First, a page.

Age, sex, and handedness differentially contribute to neurospatial function on the Memory Island and Novel-Image Novel-Location tests

Brian J. Piper, Summer F. Acevedo, Krystle R. Edwards, Alan B. Curtiss, Gwendolyn J. McGinnis, Jacob Raber

Research output: Contribution to journalArticle

20 Scopus citations


Memory Island and the Novel-Image Novel-Location are recently developed measures of spatial learning and recognition-memory modeled after the Morris water maze and the novel object-recognition tests. The goal of this study was to characterize how sex, age, and handedness contribute to Memory Island and Novel-Image Novel-Location performance. Volunteers (N = 287, ages 6 to 67) from a local science museum completed four Memory Island trials containing a visible target and four trials containing a hidden target. A pronounced sex difference favoring males was noted in all measures of hidden trial performance. The total latency during the hidden trials among older-adults was longer than younger-adults or adolescents. Faster and more efficient performance by males was also identified during the visible trials, particularly among children. Adolescents and younger-adults outperformed children and older ages. Sinistrals had a lower cumulative distance to the target. Novel-Image Novel-Location behavior was examined in a separate sample (N = 128, ages 6 to 86). Females had higher Novel-Image and Novel-Location scores than males. Novel-Image performance was independent of age while sinistrals had elevated Novel-Image scores relative to dextrals. Together, these findings identify how sex, age, and handedness uniquely contribute to performance on these tasks.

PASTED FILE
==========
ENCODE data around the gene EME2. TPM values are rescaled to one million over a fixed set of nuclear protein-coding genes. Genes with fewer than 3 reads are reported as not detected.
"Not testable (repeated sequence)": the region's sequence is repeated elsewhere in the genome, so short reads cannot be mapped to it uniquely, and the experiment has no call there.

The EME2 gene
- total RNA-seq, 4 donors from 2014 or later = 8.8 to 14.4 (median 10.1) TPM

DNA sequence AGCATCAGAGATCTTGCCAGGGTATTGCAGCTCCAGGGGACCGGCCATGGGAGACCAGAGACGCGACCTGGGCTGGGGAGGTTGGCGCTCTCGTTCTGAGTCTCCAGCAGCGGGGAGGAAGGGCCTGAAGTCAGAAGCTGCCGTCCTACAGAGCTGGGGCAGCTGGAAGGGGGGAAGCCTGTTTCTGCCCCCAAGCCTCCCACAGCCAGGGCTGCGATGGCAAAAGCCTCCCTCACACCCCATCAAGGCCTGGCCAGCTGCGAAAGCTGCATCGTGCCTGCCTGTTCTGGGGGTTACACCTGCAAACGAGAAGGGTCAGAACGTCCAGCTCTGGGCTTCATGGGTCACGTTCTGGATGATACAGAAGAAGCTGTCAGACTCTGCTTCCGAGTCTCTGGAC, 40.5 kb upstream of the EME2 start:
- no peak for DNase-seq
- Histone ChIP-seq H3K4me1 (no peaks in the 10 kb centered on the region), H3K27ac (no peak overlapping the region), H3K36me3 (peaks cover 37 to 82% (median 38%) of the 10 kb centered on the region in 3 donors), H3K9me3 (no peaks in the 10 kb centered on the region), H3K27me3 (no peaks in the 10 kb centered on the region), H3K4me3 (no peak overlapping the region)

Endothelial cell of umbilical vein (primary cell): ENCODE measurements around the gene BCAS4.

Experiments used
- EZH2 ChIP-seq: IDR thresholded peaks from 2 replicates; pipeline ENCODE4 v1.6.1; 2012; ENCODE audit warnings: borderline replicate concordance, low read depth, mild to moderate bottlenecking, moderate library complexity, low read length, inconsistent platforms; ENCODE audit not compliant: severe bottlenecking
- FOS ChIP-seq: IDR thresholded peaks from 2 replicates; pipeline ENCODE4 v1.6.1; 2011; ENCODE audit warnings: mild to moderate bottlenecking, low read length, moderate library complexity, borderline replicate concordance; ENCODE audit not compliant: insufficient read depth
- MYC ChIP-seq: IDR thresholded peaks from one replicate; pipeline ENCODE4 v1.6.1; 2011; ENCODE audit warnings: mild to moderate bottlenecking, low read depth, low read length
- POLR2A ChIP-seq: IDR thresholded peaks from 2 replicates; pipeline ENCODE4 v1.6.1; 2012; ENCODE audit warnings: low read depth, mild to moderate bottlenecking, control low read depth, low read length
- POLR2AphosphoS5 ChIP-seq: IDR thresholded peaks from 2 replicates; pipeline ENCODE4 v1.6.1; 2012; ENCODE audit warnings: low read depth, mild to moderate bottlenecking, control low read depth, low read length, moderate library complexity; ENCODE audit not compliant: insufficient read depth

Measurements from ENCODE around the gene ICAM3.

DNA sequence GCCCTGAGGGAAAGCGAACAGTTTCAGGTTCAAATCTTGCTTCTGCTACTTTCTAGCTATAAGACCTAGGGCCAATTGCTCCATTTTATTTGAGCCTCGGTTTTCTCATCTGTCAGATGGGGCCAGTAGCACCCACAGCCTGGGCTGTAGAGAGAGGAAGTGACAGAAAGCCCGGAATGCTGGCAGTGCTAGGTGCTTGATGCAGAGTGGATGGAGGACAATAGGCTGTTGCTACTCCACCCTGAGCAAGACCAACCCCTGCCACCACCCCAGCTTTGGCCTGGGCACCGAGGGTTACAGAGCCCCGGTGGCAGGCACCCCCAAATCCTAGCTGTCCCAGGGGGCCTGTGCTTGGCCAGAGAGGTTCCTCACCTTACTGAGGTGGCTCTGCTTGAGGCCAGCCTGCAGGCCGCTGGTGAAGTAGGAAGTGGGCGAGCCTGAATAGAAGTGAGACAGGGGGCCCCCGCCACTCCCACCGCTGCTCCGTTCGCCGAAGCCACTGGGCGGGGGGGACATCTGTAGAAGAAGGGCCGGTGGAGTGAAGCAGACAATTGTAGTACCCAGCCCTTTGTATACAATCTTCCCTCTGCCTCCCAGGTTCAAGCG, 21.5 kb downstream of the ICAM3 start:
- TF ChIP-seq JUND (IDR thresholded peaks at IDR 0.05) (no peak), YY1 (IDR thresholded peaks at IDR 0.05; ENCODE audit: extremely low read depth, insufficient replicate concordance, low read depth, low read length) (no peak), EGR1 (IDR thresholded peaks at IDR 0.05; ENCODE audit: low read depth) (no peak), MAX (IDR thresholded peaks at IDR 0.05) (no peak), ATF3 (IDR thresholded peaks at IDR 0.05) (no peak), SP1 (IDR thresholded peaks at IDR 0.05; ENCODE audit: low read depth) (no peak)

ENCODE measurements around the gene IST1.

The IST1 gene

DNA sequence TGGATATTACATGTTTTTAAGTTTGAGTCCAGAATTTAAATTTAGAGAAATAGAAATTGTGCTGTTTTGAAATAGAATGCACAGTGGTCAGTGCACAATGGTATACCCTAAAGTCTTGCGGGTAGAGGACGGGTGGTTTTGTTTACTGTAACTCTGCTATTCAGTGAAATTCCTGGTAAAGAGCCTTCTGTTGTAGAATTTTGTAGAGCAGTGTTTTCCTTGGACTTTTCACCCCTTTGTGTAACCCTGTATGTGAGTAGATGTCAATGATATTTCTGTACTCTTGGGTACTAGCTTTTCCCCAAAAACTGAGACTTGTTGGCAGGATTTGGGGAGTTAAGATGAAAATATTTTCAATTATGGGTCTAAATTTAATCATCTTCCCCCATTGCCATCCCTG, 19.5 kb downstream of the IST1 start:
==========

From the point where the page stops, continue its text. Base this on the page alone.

Original languageEnglish (US)
Pages (from-to)513-522
Number of pages10
JournalPhysiology and Behavior
Issue number5
StatePublished - Jul 6 2011



  • Aging
  • Female
  • Learning
  • Left-handedness
  • Memory
  • Sinistrality

ASJC Scopus subject areas

  • Experimental and Cognitive Psychology
  • Behavioral Neuroscience

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